Sunday, November 14, 2010

Conservative Women Challenge Feminism in the Name of Reality and Common Sense

Sarah Palin has aroused furious and hateful opposition from feminists used to being regarded as speaking for all women because she dares to speak in public from a conservative, rather than a liberal, viewpoint. Contemporary feminism is a decadent and negative version of a once proud movement that made many contributions to modern society.

The angry, anti-family, anti-men, socialist feminism of today may speak for socialists of both sexes but it does not, and never has, spoken for the majority of women. For decades, for example, more women than men have opposed abortion. Yet, since abortion is part of the cultural Marxist assault on the oppressive family, it is a non-negotiable absolute for feminists.

The recent US mid-term elections featured the election of a number of strong, conservative women like Senator-elect Kelly Ayotte in New Hampshire and Governor-elect Nikki Haley in South Carolina. Sarah Palin will one day be regarded as a trailblazer as conservative women increasingly challenge the old, cynical, 60s left-overs for the role of speaking for women.

Interestingly, this trend is going on in Germany as well. This news report describes a new trend in which conservative women move to the attack instead of allowing themselves to be put on the defensive by Marxists using gender to advance their ideology.

They are perhaps the most high-profile women in Germany after Chancellor Angela Merkel: Kristina SchrÖder, the young, glamorous minister for families, women and pensioners, and Alice Schwarzer, the seasoned feminist intellectual and campaigner. And they're embroiled in an unseemly, vitriolic war of words over sex, the role of women and feminism. Played out in the mass media, the slanging match is providing titillating fodder for the press - but many German women fear it is also undermining their ongoing struggle for equality.

It all started when SchrÖder - at 33 the youngest member of Merkel's cabinet - attacked the 1970s feminist movement, telling Der Spiegel news magazine on Nov. 7 that early feminism "overlooked the fact that partnership and children can provide happiness." The conservative minister, who's known for her prim and proper attire, went on to say: "For me, emancipation will only be truly reached if a woman can wear make-up and skirts without having her abilities doubted as a result." (See Merkel in TIME's top 10 female leaders.)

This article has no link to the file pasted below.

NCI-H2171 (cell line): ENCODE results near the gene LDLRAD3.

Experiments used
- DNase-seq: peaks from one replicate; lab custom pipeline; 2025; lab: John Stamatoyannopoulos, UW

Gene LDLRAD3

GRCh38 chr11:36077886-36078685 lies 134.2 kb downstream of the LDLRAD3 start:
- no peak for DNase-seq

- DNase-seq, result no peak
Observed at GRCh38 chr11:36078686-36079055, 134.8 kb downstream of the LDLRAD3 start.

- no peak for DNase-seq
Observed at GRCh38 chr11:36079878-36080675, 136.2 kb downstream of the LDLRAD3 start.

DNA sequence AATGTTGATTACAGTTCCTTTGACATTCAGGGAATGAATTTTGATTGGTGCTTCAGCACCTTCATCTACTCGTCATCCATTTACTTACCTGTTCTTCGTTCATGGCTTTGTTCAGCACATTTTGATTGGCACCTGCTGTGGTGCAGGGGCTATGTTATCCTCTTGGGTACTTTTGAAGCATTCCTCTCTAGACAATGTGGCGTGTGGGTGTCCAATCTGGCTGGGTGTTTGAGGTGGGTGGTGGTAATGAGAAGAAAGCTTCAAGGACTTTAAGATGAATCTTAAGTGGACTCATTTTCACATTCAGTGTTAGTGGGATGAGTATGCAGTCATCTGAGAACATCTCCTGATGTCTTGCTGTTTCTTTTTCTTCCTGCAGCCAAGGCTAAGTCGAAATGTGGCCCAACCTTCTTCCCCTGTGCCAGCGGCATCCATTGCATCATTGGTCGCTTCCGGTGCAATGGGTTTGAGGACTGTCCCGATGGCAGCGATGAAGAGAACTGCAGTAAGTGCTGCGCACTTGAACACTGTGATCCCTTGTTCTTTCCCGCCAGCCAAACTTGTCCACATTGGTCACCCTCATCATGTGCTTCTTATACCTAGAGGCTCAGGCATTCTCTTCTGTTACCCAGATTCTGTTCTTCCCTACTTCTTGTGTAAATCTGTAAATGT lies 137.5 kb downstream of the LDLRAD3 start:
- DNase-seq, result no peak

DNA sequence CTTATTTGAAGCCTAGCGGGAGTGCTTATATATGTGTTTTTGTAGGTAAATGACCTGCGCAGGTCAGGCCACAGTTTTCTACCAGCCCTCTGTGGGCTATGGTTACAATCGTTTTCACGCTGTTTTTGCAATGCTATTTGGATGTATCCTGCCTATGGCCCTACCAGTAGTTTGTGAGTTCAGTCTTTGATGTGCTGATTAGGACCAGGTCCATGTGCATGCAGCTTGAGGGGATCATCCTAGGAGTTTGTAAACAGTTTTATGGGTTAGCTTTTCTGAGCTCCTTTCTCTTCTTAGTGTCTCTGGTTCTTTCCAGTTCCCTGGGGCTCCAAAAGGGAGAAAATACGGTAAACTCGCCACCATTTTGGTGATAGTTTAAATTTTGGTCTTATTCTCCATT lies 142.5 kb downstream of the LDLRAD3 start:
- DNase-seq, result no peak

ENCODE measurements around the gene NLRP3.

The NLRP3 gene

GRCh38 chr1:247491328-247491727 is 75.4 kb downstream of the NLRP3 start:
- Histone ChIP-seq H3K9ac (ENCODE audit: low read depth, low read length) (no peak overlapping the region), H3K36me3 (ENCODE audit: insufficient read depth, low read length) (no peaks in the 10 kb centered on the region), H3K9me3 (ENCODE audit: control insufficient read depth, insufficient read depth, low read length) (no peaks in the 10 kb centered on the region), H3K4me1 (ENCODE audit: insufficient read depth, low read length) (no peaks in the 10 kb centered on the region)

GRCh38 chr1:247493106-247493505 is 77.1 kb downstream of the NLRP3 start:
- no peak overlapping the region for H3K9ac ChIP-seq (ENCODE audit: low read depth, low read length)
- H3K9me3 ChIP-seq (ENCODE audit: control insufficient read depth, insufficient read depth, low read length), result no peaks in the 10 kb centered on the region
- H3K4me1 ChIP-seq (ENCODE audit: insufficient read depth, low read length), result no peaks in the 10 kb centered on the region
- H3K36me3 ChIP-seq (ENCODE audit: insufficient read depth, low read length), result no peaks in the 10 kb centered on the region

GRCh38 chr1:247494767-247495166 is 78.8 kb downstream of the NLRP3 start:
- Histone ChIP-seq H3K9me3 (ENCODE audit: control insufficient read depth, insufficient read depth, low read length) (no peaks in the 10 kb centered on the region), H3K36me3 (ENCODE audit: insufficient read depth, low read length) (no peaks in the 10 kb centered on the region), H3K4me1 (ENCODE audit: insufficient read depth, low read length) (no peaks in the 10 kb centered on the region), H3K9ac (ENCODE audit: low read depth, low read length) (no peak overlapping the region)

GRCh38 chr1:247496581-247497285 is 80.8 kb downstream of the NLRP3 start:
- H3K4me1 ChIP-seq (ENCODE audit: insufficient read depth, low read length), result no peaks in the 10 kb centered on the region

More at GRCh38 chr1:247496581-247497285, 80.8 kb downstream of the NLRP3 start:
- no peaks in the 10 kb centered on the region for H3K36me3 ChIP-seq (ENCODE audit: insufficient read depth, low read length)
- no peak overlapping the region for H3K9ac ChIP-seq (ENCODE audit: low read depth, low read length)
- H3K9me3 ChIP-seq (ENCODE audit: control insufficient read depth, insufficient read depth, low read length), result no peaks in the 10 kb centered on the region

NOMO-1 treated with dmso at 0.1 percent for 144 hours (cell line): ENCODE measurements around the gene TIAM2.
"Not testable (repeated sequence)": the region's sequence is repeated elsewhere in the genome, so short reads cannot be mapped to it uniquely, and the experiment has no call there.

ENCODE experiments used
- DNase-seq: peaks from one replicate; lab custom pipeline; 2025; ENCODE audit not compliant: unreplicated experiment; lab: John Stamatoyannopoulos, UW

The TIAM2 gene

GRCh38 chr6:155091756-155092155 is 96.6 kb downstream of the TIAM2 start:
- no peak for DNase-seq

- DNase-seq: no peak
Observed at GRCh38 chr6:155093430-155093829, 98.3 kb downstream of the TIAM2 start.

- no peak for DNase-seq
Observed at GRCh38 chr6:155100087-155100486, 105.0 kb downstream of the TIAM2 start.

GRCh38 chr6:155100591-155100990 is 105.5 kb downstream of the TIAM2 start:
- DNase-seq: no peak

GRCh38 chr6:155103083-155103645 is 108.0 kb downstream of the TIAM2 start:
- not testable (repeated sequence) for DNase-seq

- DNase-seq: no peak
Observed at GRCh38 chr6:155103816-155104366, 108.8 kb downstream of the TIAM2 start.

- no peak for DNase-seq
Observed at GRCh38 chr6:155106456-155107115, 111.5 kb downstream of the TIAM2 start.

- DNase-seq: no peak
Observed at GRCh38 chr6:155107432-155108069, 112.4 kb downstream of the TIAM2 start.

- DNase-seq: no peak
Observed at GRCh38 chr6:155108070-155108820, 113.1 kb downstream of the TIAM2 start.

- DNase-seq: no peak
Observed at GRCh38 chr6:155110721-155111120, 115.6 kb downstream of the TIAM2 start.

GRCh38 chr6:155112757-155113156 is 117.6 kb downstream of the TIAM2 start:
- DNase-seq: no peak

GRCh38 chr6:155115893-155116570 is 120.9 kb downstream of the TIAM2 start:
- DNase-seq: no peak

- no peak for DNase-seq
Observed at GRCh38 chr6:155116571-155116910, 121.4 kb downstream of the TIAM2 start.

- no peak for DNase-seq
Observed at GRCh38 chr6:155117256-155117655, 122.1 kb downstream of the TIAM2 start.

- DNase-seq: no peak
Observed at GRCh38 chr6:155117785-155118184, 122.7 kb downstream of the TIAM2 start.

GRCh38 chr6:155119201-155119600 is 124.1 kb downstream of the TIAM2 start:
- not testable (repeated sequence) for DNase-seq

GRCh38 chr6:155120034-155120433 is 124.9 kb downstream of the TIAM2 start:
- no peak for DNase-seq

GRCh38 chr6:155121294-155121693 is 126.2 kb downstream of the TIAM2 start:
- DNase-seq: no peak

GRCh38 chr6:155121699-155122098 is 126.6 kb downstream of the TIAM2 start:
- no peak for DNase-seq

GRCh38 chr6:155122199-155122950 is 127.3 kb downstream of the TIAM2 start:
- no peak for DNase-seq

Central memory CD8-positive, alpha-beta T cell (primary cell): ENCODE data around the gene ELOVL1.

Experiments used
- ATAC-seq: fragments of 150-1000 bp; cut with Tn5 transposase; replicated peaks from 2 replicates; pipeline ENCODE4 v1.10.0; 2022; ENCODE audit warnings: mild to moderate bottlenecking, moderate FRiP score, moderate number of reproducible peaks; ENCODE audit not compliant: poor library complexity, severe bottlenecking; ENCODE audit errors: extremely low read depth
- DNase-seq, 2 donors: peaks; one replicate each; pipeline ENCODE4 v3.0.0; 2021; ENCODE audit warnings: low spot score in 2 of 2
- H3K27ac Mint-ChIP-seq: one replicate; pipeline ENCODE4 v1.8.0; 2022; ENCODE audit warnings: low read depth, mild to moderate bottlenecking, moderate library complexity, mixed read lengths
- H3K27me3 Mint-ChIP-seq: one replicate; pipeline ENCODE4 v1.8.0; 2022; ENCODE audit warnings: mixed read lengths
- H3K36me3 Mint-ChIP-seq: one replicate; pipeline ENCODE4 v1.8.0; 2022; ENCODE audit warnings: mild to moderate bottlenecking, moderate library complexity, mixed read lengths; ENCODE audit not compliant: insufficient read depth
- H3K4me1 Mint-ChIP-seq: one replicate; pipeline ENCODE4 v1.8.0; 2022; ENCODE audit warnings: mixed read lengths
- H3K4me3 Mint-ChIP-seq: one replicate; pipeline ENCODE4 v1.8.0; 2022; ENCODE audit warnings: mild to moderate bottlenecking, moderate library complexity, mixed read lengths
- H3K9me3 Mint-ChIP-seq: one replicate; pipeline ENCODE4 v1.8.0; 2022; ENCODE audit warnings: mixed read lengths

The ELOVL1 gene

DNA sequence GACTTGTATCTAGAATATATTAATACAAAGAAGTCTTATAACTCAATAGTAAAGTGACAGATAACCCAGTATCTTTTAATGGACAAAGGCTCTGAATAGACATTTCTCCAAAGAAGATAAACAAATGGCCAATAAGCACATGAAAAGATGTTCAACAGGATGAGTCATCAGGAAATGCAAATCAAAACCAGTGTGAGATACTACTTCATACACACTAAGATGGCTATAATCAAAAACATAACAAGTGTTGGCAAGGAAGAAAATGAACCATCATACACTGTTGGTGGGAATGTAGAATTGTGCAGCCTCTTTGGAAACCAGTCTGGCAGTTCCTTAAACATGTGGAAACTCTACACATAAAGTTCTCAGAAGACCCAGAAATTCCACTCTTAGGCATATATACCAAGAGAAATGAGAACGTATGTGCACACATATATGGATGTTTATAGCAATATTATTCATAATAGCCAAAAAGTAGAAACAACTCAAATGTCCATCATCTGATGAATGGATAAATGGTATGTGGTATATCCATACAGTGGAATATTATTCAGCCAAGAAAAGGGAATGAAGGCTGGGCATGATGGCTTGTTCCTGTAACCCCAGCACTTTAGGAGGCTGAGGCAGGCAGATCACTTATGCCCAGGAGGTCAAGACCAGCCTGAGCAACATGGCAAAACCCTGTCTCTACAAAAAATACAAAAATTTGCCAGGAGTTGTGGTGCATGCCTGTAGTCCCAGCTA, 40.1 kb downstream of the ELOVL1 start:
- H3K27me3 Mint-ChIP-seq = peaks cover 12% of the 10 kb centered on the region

Then SchrÖder took a dig at Schwarzer, 67, Germany's doyenne of feminism, claiming that many of Schwarzer's theories were too radical: "For example, that heterosexual sex was hardly possible without the subjugation of women." She added: "It is absurd if something that is fundamental for humanity and its survival should be defined per se as subjugation. That would mean that society can't carry on without the subjugation of women."

The comments provoked a fast and furious response from Schwarzer, author of the 1975 bestseller The Little Difference and Its Big Consequences and publisher of the feminist magazine Emma, who on Nov. 8 posted a fiery open letter on her website accusing the minister of "incompetence." Schwarzer couldn't resist pointing out that it was only thanks to the feminist movement that women like SchrÖder had managed to climb up the career ladder. And in a personal gibe, the feminist icon said the minister was "simply unsuitable" for the job, having failed, Schwarzer claimed, to introduce any policies to improve the rights of women and families in Germany since she was appointed last year: "Chancellor [Merkel] appointed you ... and whatever her motive was, it couldn't have been competence or empathy for women." (See a profile of Angela Merkel.)

Schwarzer's letter, which was published by the mass-market daily Bild, also slammed SchrÖder's initiative to help boys perform better at school and her reluctance to introduce quotas for women in leadership roles, despite the fact that out of 185 board members listed on the DAX stock index, only four are women.

After concluding that SchrÖder was a "hopeless case," Schwarzer delivered another personal blow: "The only exciting news to come out of your ministry this year was your name-change." (SchrÖder traded in her maiden name, Koehler, after getting married in February. SchrÖeder hit back, telling Bild on Nov. 9 that she thought it was a "pity" that Schwarzer had personally attacked her.(Comment on this story.)

Schroder's main point, that heterosexual sex cannot be inherently oppressive since it is essential to the survival of the human race shows that contemporary feminism is not only fighting culture, but also nature and reason. Her views seem moderate and reasonable; those of her opponent seem like a caricature of a crazy feminist drawn by someone opposed to feminism.

Schroder is "a hopeless case" because she took her husband's name and cares about boys succeeding in school? What is this, most normal people would ask, some kind of joke? I wonder if contemporary feminists realize how out of touch they are with ordinary middle-class people. And I wonder if they realize how inevitable it is that - given their extreme ideology - sooner or later the majority of women are going to rise up and tell them that they only speak for themselves.

If you don't believe me, ask a conservative woman. It is not like they are hard to find these days.


Kevin said...

Interesting story in Germany. Sad. I do take issue with your use of the word "feminism," you seem to have defined it as "radical left wing feminism." I say this because you don't consider SchrÖder, or any of the women elected to be feminists. They're fighting for women's rights too, they're feminists, they just have a different vision of the female (and human) good than the left-wingers do.